Feature Design and Simplicity- Part 2

Yesterday we discussed the first simplicity law: Reduce and went over one example of its use within our feature development.

Today let us talk about the second law: Organize. Organization is a word that I personally dread since I cannot seem to keep my house, my car or my office organized long enough for me to reap the rewards of its simplicity. Last year, I took the Dale Carnegie course and one of my two-minute speeches outlined a plan to get my office organized. The plan included doing something small every day, either throwing a paper out or stacking one of the books, etc. I have to admit that after four months, my office looks a lot better but I think I have one more year before it is truly there. Yes, it takes that much time to organize an 8x10 room.

In software and feature design this law is mainly about asking the question: what goes with what? One of our main organization culprits today is our context menu, which seems to grow with every release. In one hand it makes sense, we got more features, more integration points and the user always wants to have these features accessible; the context menu seems like a perfect place. On the other hand, you end up with a menu with more than 25 options that is almost the entire size of the document window.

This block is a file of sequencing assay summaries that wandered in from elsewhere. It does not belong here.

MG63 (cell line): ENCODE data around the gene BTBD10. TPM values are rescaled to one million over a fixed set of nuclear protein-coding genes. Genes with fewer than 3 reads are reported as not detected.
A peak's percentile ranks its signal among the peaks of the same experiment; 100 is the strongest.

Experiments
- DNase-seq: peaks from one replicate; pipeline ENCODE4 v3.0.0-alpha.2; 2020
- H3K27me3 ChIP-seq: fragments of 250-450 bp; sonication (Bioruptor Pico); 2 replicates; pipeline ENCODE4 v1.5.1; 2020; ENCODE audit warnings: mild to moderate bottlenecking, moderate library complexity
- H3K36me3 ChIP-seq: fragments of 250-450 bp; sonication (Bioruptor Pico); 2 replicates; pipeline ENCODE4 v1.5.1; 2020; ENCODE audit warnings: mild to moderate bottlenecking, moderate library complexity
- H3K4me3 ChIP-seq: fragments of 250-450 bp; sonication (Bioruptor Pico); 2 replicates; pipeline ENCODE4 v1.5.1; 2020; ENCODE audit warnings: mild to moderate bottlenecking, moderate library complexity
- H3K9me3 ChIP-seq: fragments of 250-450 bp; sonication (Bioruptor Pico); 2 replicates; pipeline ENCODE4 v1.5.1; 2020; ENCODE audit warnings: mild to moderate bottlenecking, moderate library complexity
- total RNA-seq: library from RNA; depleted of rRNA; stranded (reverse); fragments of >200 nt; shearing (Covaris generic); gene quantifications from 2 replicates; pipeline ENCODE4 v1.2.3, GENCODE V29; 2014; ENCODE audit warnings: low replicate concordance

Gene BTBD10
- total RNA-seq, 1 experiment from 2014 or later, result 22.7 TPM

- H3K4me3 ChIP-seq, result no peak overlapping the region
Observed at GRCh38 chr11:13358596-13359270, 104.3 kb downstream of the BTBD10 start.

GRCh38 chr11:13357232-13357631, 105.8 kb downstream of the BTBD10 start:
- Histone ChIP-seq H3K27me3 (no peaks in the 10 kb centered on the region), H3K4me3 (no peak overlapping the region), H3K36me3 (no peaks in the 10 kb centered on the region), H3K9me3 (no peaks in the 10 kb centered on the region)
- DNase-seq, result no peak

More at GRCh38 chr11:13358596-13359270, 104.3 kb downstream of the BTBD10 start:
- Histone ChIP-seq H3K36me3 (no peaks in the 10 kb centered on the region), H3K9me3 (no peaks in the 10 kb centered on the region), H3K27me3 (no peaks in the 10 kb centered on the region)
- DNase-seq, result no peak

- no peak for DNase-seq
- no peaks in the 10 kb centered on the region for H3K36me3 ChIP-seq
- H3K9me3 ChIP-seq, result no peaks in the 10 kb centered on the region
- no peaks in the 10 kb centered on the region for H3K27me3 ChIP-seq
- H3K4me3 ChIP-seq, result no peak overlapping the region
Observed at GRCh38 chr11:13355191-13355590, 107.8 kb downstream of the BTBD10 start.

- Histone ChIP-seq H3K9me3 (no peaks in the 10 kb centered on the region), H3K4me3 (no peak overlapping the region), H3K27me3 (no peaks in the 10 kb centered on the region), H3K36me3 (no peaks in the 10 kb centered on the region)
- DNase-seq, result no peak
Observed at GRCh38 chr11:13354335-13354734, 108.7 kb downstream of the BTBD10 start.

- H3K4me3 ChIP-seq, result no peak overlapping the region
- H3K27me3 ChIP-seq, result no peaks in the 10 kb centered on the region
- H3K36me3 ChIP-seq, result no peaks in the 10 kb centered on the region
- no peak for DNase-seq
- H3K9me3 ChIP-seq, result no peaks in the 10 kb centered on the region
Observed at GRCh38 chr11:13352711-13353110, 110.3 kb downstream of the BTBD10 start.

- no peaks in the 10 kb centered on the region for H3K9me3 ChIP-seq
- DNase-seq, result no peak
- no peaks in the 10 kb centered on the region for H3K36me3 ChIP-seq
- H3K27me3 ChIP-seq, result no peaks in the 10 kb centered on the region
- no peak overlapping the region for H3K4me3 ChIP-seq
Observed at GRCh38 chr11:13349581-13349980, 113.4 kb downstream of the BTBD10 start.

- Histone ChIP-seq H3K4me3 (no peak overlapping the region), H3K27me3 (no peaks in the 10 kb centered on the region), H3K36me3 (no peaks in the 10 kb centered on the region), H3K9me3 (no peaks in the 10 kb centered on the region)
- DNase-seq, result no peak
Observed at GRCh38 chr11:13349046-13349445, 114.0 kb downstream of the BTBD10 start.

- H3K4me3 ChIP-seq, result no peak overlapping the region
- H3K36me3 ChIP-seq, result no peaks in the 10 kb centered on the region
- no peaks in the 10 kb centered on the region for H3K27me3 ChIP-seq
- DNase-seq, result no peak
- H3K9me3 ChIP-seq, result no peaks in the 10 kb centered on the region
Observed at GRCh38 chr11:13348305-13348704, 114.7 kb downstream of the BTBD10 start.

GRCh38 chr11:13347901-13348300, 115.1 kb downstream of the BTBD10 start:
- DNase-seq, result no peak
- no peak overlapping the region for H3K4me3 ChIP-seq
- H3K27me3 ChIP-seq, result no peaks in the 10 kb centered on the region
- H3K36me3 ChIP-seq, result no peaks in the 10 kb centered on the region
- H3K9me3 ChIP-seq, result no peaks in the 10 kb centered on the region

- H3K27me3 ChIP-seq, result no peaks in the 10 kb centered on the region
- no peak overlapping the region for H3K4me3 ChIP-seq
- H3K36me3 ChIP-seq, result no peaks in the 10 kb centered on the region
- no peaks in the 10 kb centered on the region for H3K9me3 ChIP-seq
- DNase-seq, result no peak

How do we balance these two customer needs, how do we embrace simplicity through proper organization? In my opinion the answer lies in combining groups of things that go together (what goes with what?), and/or abstracting things to a higher level in order to combine items or functionality within one concept. A very recent example that combines both of these solutions is the Office Ribbon. Yes I know, you either hate or love the ribbon; but since I am in the love camp, I am going to side with “it was a great solution”, even if you cannot find the Print button at times. The ribbon provides an abstraction by using tabs that speak about the properties or actions of the document and its artifacts. The tab Insert is really an abstraction of all of the functionality that word provides you for this action and inside this tab, you find the groupings by Pages, Tables, Illustrations, etc. Essentially Insert became a first class action in the ribbon.

When applying this concept to TFS and Version Control it results in the abstraction of the branch concept in order to provide a lot more functionality around these objects, which today are just folders. The abstraction will allow users to exercise functionality that before would be scattered across the product, and hence unorganized. In the grouping front, we will be looking at our context menu and rethinking the experience in order to come up with the right groups and user interaction.

Summarizing, use abstraction and grouping effectively to organize the functionality of your design; they can be very powerful!

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